Some more resources for coaches (and parents). These two articles appeared in a 2003 edition of the IAAF's New Studies in Athletics (vol 18, issue 3). I can't link directly to the articles, but this link will take you to the table of contents, where you can read, download and/or e-mail the articles. The articles focus on swimming and running, but are applicable to all youth sports programs. Coaches should consider if they are incorporating these elements into their programs. Likewise, parents should be able to identify these characteristics in their children's sport programs. NCCP-certified Competition Coaches (aka Comp Intro), will likely find these articles to be further evidence/support for the course content in Part 1 of the Comp Intro program. [NOTE: I'm not a big fan of the term "entrapment" in the second article, but it's only mentioned once (it was probably added for effect), and the intent of the rest of the article is certainly not to 'trap' talent.]

New Studies in Athletics (2003), Vol:18:3, 21-26
By: Suzie Tuffey Riewald

Each year, millions of children in the USA become involved in a variety of youth sport programmes. Unfortunately, each year approximately 35% subsequently withdraw from these programmes. While some athletes withdraw from one sport to ‘try out’ or specialize in another, others withdraw from sport completely. This situation has raised great concern within the sport federations and among those concerned with the health and well-being of the young athletes, especially if withdrawal is influenced by a negative sport experience or by factors that are amenable to change.


New Studies in Athletics (2003), Vol:18:3, 27-34
By: Lyle Sanderson

The challenge facing athletics today goes beyond talent identification. To assure the continued success of the sport strategies of TALENT ENTRAPMENT, that will get potential athletes involved and keep them involved, must be developed and implemented. Attracting large numbers of children to athletics is obviously important, but the failure to keep those that have been attracted involved through adolescence and early adulthood is the real problem in most nations and systems.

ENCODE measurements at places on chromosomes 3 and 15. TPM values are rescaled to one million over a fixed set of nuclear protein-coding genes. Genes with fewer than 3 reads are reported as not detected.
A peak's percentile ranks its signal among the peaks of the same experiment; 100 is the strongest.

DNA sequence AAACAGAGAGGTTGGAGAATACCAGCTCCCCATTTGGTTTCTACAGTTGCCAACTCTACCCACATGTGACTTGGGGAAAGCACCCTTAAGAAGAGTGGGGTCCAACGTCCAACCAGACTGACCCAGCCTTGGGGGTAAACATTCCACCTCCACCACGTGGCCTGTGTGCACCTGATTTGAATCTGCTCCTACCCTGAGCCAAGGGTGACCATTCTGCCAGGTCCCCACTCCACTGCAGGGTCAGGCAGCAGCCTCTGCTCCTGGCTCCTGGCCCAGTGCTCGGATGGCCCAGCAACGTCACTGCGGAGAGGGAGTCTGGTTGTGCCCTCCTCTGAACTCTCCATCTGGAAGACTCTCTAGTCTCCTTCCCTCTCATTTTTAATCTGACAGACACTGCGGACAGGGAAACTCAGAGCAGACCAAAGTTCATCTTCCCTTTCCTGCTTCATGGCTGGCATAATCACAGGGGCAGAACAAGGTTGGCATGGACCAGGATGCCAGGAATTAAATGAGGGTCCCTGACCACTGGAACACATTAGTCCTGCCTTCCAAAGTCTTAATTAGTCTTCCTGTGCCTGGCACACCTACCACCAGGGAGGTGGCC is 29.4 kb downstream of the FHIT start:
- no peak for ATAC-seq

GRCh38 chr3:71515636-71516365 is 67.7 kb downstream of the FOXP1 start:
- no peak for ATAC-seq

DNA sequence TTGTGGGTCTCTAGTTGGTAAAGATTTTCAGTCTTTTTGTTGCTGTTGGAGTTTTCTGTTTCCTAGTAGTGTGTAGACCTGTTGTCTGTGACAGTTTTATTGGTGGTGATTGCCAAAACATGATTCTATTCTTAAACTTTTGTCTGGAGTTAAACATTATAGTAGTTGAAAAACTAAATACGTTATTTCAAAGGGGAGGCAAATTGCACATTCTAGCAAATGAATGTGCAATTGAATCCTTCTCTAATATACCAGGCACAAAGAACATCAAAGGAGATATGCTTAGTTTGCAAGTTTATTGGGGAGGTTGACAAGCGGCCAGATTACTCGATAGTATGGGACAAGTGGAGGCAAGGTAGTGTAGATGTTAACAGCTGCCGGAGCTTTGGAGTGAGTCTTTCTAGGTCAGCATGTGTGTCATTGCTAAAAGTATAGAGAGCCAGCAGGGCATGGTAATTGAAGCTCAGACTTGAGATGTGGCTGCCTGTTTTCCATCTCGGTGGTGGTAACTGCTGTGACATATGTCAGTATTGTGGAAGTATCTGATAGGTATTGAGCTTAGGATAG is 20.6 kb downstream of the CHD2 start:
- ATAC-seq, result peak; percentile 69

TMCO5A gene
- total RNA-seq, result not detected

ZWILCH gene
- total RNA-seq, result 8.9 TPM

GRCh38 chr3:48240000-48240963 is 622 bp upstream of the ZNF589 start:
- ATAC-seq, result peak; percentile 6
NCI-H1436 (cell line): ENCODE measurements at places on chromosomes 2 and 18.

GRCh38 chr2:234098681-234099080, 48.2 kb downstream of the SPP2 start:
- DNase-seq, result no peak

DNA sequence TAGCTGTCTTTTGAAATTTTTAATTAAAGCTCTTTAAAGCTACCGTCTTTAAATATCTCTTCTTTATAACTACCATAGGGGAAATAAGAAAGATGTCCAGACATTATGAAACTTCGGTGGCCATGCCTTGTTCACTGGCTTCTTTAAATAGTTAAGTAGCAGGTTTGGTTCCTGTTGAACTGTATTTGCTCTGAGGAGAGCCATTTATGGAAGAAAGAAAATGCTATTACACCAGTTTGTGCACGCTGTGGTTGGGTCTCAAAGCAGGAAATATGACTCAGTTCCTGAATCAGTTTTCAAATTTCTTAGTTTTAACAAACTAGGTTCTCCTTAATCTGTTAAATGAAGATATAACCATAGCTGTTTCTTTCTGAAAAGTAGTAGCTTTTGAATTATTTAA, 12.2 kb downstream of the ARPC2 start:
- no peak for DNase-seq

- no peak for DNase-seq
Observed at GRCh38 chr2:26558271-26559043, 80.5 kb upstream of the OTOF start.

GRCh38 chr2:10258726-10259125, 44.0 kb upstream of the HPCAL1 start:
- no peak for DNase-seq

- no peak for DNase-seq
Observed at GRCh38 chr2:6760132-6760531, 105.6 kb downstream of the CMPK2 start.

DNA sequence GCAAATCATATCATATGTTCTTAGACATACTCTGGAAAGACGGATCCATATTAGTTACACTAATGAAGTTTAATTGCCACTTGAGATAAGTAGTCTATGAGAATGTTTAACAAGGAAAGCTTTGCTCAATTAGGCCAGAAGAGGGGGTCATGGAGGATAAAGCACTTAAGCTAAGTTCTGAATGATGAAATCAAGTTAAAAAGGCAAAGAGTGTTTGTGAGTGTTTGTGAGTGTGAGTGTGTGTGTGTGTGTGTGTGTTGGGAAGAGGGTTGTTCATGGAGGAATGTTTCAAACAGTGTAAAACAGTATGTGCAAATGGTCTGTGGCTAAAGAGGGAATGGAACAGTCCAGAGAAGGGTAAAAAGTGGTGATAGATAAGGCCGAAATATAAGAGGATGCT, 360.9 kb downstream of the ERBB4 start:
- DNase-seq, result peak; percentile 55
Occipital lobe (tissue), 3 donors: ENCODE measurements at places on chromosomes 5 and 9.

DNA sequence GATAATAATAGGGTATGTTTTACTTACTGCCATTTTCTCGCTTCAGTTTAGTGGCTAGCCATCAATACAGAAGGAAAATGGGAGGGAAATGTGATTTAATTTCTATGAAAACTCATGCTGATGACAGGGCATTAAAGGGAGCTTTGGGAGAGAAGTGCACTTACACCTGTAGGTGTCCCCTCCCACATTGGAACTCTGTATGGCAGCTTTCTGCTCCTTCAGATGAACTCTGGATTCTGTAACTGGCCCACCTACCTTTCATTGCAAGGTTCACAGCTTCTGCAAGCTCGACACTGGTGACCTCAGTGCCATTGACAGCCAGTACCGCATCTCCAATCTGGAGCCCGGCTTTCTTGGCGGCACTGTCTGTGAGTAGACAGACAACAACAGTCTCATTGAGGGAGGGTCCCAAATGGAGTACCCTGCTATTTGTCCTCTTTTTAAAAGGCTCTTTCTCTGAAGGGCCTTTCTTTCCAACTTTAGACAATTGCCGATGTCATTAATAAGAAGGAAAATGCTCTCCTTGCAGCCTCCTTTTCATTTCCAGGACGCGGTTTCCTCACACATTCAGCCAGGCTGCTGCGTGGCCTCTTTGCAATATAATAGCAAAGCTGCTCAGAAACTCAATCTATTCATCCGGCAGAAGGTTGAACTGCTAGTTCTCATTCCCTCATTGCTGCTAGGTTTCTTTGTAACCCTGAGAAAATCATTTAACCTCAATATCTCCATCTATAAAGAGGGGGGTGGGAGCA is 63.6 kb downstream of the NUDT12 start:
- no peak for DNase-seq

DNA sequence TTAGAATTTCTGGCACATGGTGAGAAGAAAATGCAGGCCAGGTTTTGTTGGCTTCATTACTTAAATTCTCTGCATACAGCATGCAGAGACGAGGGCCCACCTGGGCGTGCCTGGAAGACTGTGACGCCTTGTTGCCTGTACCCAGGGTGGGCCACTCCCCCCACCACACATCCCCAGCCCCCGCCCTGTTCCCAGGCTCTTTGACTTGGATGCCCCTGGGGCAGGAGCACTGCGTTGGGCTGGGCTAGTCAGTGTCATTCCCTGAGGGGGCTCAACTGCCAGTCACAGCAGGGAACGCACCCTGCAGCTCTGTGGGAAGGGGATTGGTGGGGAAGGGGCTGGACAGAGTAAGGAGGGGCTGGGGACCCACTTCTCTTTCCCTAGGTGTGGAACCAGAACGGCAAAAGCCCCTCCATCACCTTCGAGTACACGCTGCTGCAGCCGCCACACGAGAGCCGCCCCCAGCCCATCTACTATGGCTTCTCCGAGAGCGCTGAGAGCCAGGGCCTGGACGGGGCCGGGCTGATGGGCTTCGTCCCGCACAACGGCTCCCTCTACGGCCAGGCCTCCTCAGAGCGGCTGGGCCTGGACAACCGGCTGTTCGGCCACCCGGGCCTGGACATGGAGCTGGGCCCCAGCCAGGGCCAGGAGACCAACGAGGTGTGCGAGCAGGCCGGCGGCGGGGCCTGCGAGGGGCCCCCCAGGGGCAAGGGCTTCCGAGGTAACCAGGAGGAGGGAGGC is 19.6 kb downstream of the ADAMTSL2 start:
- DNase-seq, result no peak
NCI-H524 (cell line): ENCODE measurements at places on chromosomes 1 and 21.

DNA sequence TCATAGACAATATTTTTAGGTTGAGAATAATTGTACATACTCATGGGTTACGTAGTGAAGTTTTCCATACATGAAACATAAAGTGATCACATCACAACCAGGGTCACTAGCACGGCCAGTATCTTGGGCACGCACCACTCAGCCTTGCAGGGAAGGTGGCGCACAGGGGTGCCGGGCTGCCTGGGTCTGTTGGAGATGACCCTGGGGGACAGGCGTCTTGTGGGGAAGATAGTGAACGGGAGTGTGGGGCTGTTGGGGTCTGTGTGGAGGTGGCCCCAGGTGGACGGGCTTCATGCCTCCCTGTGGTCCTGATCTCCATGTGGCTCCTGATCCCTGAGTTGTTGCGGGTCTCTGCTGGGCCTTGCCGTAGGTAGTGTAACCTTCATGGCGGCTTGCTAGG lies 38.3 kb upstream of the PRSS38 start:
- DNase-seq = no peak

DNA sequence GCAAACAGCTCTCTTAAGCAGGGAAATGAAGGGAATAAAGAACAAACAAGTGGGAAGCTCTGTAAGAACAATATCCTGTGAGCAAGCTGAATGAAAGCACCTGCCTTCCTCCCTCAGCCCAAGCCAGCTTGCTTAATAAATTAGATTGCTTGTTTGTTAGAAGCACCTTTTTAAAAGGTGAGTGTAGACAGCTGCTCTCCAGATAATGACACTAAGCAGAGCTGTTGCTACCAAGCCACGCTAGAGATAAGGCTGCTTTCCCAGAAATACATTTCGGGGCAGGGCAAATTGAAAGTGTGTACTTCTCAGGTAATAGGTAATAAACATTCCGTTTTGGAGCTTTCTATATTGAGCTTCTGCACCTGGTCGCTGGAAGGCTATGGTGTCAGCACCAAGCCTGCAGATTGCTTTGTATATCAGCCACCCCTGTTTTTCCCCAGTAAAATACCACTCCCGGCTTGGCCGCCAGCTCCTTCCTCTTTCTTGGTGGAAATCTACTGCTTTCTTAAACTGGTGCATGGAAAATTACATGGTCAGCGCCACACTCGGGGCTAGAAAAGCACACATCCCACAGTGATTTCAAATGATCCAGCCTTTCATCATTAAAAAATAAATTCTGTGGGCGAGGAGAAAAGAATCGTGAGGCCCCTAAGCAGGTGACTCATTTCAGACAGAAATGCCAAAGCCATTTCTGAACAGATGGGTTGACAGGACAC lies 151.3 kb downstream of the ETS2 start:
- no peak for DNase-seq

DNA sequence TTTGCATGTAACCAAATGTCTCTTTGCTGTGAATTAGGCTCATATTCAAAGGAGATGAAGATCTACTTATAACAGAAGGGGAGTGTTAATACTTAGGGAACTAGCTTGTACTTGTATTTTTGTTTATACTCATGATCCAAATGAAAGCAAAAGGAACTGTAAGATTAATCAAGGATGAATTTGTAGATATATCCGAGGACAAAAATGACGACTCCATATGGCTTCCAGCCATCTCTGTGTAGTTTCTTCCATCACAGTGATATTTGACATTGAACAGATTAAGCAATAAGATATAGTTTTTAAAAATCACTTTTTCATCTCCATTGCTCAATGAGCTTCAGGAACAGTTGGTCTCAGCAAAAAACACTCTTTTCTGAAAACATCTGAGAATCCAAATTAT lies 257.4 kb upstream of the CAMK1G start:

Happy reading.

Saturday, December 6, 2008

Friday, December 5, 2008


A quick reminder of Training Day opportunities in December:


The Bytown Storm Triathlon Team has training days on Sat Dec. 13th for Juniors and Sun Dec. 14th for Youth.

Saturday Dec 13th
12 noon to 5:30pm
1 hour run/snowshoe, 1 hour strength,1 hour bike, 2 hour swim.
Open to maximum 12 athletes.
Cost $20 per day.

Sunday Dec 14th
9am to 2:30 pm
45 min run snowshoe, 1 hour strength, 1-1.5 hr bike, 1 hour swim.
Open to all athletes, maximum 20, three coaches per session.

Upcoming BYTOWN Training Weekends:
Jan 17/18
Feb 21/22
March 28/29
April 18/19


The Hamilton Hammerheads are offering a Training Day on Sunday December 21st.

Sunday, December 21

Time: 8AM – 3:30 PM

Swim: 8 – 9:30 AM
Swim session will include lots of work on technique and underwater video analysis

Run: 10 – 11:30
Run session will include special work on technique and drills.

Lunch: 11:30 – 12:30

Seminars(12:30 – 1:30):
We’ll split the group into a number of groups and spend some time on topics of interest to the group. (Please send in suggestions of topics if you have any.)

Circuit and Cycling: 1:30 – 3:30
Athletes need to bring their own windtrainers to the session. Emphasis will be placed on pedaling and spinning technique.

The cost for the training days will be $5 for Hammerhead athletes and $10 for non-Hammerhead athletes. OAT membership is required for all participants.